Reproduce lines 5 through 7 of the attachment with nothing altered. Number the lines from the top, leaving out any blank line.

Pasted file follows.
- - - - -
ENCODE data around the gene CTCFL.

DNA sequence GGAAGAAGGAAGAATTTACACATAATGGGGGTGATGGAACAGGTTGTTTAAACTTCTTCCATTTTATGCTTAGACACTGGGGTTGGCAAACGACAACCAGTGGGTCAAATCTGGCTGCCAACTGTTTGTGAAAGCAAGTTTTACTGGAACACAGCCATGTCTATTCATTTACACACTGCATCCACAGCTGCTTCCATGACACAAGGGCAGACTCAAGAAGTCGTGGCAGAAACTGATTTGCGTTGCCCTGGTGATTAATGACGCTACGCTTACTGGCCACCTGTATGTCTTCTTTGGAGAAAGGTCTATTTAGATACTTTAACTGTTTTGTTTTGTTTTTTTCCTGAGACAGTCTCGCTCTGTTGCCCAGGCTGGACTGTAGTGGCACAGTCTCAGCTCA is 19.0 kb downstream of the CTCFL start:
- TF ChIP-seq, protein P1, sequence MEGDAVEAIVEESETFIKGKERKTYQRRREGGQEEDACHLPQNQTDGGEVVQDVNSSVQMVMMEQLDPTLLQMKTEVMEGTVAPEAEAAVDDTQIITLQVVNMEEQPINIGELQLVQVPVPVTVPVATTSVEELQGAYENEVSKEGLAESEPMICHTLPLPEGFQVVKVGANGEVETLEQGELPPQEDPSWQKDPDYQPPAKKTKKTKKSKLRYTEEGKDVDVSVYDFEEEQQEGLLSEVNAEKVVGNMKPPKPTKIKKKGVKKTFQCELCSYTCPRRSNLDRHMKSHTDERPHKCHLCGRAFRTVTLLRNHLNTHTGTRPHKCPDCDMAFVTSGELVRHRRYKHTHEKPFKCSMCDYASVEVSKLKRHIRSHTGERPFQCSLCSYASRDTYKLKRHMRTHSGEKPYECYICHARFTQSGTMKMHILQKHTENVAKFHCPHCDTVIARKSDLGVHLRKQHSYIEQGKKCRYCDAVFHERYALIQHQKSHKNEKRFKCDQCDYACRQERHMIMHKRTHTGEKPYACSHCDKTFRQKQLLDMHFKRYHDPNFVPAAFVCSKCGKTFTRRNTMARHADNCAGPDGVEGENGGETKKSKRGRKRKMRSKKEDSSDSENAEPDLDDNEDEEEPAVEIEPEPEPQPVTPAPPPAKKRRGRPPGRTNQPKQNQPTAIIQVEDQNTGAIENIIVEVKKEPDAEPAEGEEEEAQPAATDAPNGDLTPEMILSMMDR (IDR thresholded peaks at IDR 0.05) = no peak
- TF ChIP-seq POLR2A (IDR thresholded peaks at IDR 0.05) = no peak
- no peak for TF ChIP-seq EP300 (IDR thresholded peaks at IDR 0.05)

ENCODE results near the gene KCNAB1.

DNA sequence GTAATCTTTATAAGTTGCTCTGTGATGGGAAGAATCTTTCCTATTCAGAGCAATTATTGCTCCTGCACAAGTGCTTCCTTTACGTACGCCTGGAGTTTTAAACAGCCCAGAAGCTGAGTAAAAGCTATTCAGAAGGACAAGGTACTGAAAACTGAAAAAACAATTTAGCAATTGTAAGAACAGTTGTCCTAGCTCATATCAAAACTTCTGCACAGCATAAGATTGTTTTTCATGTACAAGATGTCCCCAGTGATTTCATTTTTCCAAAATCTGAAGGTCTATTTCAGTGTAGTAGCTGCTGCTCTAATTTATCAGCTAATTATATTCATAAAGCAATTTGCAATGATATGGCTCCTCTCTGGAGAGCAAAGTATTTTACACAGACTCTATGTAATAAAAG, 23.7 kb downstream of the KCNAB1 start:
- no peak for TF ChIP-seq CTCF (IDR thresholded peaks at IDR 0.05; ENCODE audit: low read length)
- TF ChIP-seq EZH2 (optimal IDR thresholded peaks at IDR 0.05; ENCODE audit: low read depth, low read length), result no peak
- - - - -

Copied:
- no peak for TF ChIP-seq EP300 (IDR thresholded peaks at IDR 0.05)

ENCODE results near the gene KCNAB1.

DNA sequence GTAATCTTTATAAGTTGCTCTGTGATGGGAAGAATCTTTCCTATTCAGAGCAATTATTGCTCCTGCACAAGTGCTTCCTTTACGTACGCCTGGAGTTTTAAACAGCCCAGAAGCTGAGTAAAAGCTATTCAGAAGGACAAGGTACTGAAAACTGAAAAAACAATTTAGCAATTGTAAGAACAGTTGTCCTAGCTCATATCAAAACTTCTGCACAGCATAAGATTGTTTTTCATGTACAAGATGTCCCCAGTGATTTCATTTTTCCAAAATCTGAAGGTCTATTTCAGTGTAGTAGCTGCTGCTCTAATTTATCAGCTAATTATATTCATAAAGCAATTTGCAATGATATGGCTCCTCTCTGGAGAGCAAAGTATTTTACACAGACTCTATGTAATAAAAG, 23.7 kb downstream of the KCNAB1 start: